Moroccan rolls into endurance test
Younes El Aynaoui has become known for amazing endurance, but even his resolve is being tested by not being able to hold his newborn son while chasing his Grand Slam tennis dream.india Updated: Sep 02, 2003 01:12 IST
Morocco's Younes El Aynaoui has become known for amazing endurance, but even his resolve is being tested by not being able to hold his newborn son while chasing his Grand Slam tennis dream.
Flamboyant El Anyaoui, ranked 21st, will face Spanish seventh seed Carlos Moya in a fourth round match here Tuesday at the US Open, trying to equal his best Slam showing by reaching the final eight as he did here last year.
The dreadlocked Muslim, who turns 32 five days after Sunday's men's final, extended Andy Roddick to an epic 21-19 fifth set at the Australian Open in January and is 5-0 here in tie-breakers, showing his steely resolve.
But El Aynaoui's thoughts are on his Barcelona home, his wife Anne and their third child, newborn son Noam Ismail, whom he has seen only in photographs sent to him through the Internet.
El Aynaoui's third boy was born two weeks ago while he was playing at the ATP Long Island event, the day he faced Brazil's Gustavo Kuerten in the quarter-finals of the last US Open tuneup.
"It was hard," El Aynaoui said. "I was very happy the day I played 'Guga'. I had a burst of energy. The next day I was really down. I played Blake in a poor match. I was thinking of flying home for a few days. Then I decided to stay.
"Now I'm looking forward to going back to see the baby seven days from now."
That's after Sunday's men's final, which El Aynaoui sees himself playing despite 1998 French Open champion Moya and such possible foes as Wimbledon champion Roger Federer, American star Roddick and US legend Andre Agassi.
"Of course I think I have a chance," El Aynaoui said. "A few times I'm in the the quarter-finals. It's three matches away. I did, let's say, 70 percent of the job."
El Aynaoui's 5-0 tie-breaker perfection through three matches -- including a 7-6 (7/1), 5-7, 3-6, 6-3, 7-6 (7/5) third-round victory over Czech 10th seed Jiri Novak -- shows the fortitude it takes to handle ultimate Slam stress.
"I like it. It's a very high-pressure time," El Aynaoui said. "You don't have many choices because if you lose the point you're behind. When you play at that stage it's a matter of luck.
"I'm going to be referenced as an endurance player. I've been working out because you get this only by practicing and hours on the court."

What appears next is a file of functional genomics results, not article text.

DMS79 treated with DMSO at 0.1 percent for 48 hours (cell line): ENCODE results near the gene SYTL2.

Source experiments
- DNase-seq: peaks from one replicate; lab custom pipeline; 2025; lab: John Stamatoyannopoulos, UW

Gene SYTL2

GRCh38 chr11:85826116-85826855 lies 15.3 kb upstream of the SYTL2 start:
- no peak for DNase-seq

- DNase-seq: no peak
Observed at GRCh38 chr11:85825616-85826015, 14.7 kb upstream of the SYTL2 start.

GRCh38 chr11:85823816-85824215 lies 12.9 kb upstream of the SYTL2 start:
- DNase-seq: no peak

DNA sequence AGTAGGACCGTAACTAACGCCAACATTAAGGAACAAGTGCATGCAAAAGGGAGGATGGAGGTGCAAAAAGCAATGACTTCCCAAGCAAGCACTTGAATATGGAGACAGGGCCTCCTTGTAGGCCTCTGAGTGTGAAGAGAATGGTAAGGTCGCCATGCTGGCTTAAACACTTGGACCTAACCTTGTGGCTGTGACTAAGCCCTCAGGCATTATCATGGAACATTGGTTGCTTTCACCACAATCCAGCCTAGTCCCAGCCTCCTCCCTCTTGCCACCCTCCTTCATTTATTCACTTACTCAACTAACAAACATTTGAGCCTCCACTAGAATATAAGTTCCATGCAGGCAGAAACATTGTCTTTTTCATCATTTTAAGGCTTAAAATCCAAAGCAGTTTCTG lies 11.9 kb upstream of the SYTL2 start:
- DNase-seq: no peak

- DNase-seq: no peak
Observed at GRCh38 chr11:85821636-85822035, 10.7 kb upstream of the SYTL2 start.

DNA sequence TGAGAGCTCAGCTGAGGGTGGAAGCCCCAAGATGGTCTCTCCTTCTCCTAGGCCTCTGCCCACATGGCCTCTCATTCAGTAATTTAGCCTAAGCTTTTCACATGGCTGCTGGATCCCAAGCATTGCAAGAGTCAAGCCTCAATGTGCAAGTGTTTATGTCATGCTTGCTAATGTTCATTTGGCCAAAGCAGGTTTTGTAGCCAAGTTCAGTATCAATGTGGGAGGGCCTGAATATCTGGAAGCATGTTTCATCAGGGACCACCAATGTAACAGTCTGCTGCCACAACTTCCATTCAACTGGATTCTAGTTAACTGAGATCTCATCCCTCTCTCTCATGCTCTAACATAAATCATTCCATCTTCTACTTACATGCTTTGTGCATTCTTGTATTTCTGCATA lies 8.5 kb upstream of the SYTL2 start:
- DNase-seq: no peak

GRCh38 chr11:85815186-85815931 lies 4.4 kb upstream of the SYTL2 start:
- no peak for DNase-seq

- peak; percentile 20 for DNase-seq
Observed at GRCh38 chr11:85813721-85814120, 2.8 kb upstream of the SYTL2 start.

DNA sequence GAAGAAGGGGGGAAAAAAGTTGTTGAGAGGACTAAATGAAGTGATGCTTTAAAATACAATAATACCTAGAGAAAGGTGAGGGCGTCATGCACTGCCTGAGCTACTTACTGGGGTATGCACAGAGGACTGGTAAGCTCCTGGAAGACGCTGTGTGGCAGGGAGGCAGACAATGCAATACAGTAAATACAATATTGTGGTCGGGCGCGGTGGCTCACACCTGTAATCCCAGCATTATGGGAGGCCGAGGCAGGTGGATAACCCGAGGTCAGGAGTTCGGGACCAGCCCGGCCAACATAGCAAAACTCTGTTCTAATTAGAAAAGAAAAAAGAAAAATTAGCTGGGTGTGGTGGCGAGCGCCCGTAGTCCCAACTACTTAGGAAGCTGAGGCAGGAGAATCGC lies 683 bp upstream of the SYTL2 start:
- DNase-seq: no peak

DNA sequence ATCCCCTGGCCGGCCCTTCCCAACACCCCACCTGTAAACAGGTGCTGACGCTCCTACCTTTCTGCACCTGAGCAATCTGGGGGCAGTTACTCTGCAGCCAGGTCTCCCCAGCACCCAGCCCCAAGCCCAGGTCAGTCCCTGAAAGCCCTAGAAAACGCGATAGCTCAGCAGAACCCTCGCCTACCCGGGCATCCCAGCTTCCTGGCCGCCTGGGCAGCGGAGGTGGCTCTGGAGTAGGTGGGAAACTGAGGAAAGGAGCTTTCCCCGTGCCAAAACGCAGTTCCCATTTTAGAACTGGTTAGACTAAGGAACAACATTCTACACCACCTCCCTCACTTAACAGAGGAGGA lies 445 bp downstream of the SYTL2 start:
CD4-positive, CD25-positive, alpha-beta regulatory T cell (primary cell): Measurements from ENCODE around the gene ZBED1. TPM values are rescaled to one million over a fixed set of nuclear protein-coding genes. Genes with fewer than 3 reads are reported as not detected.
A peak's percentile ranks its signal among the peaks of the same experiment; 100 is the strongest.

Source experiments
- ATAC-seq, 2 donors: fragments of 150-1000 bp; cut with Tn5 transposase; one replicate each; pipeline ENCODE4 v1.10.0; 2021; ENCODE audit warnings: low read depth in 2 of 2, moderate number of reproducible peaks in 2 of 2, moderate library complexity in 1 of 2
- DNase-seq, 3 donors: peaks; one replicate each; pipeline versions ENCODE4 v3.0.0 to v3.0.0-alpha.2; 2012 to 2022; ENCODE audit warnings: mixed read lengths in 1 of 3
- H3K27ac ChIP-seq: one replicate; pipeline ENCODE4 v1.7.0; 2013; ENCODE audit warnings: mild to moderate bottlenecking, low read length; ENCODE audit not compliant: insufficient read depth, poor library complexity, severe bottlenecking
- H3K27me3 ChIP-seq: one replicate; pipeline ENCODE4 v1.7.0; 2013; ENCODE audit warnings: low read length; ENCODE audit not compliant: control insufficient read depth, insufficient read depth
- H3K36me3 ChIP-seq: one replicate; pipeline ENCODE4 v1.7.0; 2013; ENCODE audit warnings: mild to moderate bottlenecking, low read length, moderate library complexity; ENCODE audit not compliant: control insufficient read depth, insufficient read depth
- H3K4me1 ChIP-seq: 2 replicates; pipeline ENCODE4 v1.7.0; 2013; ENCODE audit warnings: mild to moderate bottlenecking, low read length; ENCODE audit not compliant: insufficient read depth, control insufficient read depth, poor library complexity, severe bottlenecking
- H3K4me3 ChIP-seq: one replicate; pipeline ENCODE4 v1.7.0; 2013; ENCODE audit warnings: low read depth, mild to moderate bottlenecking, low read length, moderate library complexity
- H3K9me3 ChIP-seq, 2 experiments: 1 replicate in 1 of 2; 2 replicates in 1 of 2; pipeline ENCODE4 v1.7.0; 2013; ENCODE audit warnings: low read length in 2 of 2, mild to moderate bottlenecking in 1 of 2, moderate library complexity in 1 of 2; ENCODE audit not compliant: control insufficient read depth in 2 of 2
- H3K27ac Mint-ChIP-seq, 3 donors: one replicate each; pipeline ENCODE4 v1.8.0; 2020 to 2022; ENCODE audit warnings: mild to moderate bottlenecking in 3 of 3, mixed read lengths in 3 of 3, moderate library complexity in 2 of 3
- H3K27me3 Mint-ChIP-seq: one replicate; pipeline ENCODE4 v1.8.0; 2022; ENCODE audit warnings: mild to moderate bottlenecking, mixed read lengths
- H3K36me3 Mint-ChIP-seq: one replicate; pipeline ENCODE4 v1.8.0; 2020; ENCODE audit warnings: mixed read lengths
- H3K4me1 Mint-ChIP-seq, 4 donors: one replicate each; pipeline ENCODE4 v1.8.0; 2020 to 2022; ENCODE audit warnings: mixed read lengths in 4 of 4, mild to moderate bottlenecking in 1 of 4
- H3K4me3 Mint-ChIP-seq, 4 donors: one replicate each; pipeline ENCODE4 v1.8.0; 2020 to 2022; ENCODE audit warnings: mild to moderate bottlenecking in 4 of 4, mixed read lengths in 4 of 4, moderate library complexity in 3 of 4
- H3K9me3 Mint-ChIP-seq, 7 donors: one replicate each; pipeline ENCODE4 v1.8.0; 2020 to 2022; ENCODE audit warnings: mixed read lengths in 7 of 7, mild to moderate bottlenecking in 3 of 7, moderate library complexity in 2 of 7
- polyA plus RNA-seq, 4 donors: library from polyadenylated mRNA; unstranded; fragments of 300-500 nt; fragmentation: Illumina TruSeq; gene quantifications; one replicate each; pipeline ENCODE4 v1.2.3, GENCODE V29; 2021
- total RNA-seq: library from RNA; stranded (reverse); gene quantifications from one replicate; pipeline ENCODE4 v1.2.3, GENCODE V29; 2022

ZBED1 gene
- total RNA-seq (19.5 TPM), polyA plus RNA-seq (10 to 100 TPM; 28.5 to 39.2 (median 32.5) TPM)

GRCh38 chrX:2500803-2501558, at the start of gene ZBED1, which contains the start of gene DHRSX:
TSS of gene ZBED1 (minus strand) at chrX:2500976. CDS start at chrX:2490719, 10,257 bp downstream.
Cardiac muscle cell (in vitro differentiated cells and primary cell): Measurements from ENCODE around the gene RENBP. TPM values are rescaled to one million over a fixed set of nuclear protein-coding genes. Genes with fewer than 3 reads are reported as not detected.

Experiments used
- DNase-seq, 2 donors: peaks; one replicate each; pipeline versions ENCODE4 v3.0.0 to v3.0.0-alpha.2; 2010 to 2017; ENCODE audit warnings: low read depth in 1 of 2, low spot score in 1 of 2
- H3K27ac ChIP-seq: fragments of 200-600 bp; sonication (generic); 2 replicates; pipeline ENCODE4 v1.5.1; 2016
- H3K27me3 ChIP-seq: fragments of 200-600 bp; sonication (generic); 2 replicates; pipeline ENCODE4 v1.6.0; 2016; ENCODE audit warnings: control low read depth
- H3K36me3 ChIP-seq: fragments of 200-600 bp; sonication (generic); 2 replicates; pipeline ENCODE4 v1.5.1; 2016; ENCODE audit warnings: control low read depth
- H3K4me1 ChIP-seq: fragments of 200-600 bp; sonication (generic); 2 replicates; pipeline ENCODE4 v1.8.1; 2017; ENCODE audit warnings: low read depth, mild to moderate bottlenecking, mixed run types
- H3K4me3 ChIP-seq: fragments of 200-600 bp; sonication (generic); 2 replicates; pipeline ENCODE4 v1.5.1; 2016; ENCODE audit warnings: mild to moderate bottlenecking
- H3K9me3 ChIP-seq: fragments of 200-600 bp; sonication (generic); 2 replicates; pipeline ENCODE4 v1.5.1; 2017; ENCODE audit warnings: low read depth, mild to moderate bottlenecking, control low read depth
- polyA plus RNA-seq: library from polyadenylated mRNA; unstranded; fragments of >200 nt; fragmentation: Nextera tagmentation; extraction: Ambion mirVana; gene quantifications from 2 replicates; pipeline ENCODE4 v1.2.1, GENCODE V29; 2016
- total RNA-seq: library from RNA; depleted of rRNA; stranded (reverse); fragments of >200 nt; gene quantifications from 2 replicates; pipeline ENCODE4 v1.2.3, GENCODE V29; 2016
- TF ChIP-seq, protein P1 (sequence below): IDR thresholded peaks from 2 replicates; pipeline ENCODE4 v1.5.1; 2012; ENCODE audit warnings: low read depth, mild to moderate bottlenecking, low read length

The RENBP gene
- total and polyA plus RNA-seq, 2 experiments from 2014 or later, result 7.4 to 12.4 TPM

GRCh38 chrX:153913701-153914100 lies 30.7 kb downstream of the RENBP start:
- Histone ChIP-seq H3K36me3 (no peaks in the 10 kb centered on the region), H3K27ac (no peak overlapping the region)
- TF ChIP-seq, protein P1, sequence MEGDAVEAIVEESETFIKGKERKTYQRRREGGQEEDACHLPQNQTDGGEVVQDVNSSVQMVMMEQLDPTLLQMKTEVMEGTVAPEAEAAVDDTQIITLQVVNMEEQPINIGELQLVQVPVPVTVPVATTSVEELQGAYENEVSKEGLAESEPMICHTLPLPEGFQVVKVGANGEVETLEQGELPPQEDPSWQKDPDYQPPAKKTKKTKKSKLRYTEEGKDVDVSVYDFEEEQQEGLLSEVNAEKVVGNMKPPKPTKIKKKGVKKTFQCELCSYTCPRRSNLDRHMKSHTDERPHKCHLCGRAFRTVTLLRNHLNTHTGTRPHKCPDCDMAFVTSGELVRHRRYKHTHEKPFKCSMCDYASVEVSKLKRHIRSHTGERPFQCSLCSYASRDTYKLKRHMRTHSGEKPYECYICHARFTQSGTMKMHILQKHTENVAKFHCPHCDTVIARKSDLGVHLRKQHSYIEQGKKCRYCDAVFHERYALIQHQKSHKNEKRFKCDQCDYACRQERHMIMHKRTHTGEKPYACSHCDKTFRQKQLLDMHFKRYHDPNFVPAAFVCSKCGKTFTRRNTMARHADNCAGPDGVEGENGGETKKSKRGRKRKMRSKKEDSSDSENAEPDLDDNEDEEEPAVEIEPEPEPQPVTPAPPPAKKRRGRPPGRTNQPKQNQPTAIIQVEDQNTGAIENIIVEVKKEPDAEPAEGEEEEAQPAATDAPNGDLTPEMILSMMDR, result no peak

The first person El Aynaoui huggd after outlasting Novak was trainer Ricardo Gaitero, who only saw his first tennis match this year in Doha when he began working with the Moroccan.
El Aynaoui showed his stamina in Melbourne against Roddick, losing a five-hour quarter-final 4-6, 7-6, 4-6, 6-4, 21-19 after the longest men's singles fifth set in the history of Grand Slam tennis.
"I just remember it was five hours," Novak said. "Players are almost dying on the court. It doesn't really have anything to do with tennis anymore."
Novak was right. It has to do with heart. El Aynaoui has been showing that spirit ever since he left Morocco at 18 against his father's wishes to go to Nick Bollettieri Tennis Academy in Florida.
Unable to pay for lessons, El Aynaoui handled such menial tasks as cleaning the gym, driving the bus and monitoring students in exchange for instruction. He went from cleaning off courts to cleaning up opponents on them.
Now he tosses shirts and rackets to fans after matches, a joyous celebration that recalls his own days as a screaming spectator.
"When I was watching tennis, I would love to get a piece of a tennis player, a wristband, anything," he said. "So I'm always trying to give things away and make people happy. That's what I'm trying to do."
In a city preparing for the second anniversary of terrorist attacks that destroyed the World Trade Center and killed thousands, the Moroccan never feared that he might receive anything other than a friendly welcome here.
"I never thought of not coming and playing in the United States," El Aynaoui said. "I know that in sports people are more intelligent than saying, 'This guy is from Morocco so he might be a terrorist'. They come to enjoy the sport."